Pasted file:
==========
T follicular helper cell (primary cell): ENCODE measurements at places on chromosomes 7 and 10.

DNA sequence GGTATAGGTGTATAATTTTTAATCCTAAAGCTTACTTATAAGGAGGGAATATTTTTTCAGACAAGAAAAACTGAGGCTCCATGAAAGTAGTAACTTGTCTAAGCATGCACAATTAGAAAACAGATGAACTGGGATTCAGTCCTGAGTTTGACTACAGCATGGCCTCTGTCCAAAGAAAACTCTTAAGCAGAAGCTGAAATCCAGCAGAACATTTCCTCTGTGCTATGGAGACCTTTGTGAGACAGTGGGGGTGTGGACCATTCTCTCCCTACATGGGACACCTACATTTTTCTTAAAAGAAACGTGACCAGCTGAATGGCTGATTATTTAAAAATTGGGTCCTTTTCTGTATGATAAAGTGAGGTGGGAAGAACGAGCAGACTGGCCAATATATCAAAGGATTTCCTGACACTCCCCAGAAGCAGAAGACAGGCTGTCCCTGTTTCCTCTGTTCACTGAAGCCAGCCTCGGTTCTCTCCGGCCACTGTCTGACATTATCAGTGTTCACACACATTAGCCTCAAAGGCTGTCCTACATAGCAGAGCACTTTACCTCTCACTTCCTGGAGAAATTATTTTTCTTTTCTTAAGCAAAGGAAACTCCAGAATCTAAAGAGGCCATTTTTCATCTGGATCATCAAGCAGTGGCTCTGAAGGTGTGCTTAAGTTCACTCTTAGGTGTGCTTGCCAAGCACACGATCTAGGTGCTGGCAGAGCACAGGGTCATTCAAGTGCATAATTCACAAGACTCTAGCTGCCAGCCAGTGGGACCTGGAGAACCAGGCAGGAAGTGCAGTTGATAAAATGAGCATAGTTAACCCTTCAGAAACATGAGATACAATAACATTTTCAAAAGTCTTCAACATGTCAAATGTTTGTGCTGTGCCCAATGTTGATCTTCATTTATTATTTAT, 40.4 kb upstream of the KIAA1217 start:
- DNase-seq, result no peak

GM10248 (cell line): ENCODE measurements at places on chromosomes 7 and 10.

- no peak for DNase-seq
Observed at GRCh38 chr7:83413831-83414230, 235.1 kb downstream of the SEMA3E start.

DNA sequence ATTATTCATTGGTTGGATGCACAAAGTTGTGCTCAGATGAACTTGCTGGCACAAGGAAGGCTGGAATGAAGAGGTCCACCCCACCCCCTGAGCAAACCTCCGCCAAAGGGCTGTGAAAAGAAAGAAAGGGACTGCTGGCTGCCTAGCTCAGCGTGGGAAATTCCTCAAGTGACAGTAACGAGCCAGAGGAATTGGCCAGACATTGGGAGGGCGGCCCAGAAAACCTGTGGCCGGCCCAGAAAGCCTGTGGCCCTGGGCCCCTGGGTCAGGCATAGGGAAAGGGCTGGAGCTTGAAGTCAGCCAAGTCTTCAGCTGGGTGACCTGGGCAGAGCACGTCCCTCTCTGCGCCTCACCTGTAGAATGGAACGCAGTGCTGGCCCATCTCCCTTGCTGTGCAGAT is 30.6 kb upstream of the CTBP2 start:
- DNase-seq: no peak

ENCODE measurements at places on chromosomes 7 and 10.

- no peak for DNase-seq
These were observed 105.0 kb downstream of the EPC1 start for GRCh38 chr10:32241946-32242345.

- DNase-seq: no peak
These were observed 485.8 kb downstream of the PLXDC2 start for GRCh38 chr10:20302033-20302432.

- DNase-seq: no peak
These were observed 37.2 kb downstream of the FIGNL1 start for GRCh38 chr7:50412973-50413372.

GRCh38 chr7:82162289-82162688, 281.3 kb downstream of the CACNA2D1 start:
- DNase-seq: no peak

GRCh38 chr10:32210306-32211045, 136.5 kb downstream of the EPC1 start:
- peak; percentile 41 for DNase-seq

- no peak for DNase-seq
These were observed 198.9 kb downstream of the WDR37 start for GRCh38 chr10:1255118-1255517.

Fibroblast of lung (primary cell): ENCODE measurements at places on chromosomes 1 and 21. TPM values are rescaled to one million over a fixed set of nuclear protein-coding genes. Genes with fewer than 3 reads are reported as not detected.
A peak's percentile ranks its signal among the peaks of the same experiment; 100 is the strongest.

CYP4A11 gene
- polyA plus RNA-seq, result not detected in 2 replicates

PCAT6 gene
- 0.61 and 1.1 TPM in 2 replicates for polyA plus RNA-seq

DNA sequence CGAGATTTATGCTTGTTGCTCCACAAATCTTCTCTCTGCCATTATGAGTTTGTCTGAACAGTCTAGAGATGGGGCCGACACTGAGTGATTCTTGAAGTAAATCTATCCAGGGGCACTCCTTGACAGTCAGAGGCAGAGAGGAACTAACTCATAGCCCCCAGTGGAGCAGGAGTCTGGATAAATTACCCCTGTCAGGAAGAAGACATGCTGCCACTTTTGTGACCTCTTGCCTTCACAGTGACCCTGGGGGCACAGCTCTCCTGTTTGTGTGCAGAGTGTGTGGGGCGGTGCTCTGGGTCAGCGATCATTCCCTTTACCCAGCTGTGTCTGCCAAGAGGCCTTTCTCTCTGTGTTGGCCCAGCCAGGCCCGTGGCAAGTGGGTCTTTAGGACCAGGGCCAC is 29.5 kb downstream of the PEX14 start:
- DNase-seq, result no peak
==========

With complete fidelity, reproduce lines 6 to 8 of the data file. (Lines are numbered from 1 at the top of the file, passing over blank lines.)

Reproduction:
Observed at GRCh38 chr7:83413831-83414230, 235.1 kb downstream of the SEMA3E start.

DNA sequence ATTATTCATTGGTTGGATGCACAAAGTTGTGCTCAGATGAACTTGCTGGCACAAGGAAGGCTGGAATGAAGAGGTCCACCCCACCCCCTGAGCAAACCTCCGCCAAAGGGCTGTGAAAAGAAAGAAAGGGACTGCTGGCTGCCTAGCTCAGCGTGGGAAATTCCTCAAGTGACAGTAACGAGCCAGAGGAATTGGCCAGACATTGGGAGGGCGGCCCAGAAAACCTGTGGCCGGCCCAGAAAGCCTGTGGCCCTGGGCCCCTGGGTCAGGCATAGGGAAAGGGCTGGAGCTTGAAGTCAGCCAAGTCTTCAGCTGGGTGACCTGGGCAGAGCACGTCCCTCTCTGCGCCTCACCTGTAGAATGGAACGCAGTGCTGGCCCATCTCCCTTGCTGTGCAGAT is 30.6 kb upstream of the CTBP2 start:
- DNase-seq: no peak